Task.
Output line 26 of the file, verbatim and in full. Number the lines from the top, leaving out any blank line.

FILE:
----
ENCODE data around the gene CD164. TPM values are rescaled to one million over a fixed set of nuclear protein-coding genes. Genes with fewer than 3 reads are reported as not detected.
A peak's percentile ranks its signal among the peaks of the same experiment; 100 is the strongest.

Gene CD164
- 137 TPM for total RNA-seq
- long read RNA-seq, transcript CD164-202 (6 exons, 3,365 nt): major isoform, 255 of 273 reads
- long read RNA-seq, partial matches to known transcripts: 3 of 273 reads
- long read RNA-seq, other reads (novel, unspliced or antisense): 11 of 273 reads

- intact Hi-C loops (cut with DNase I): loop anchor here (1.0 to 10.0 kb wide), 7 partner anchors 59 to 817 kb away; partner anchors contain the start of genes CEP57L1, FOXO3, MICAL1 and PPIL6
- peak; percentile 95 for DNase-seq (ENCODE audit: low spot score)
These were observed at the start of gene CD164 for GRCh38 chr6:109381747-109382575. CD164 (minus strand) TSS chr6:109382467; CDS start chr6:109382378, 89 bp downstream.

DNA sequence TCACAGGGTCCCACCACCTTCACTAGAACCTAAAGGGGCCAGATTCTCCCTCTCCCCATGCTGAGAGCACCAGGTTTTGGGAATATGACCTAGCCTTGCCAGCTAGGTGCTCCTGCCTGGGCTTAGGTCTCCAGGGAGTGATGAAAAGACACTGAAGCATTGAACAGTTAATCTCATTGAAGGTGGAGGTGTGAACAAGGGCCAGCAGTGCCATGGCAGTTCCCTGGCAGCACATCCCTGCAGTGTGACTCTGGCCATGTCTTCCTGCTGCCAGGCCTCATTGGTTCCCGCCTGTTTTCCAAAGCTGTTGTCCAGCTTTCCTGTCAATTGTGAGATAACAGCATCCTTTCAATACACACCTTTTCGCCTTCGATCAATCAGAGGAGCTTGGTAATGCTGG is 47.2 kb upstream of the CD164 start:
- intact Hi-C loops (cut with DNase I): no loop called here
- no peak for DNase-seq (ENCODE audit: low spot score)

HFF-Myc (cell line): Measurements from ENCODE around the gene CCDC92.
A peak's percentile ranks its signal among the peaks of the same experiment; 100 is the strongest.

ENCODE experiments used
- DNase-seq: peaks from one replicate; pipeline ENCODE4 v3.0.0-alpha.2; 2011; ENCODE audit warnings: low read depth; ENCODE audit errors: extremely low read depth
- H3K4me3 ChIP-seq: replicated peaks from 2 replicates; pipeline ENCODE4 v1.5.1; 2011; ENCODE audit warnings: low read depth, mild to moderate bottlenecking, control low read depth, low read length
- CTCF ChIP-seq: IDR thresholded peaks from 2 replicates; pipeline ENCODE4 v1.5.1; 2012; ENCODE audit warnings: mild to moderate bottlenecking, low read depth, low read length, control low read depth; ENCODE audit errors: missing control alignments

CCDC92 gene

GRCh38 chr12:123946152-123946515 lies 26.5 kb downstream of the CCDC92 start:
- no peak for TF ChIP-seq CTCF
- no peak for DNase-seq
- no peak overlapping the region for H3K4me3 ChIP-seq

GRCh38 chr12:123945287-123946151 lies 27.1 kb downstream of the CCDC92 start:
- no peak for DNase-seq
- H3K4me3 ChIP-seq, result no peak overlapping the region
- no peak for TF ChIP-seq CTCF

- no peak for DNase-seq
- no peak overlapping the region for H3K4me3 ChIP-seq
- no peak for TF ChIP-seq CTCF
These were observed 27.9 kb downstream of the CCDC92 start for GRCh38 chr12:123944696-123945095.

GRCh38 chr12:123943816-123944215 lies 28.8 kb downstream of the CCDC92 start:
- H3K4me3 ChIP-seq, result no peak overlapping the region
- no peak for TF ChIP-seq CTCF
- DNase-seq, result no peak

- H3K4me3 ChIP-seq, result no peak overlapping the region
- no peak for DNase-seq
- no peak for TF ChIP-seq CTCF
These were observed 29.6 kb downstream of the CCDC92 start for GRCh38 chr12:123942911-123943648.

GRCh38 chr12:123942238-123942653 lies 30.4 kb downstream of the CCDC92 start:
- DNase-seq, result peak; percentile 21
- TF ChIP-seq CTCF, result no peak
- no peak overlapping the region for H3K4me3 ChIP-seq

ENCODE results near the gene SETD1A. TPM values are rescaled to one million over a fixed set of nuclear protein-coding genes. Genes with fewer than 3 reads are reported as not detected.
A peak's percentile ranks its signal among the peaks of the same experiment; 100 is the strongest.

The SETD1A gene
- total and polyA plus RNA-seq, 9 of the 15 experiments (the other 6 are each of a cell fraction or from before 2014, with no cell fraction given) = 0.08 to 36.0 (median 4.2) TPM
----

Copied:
- no peak for DNase-seq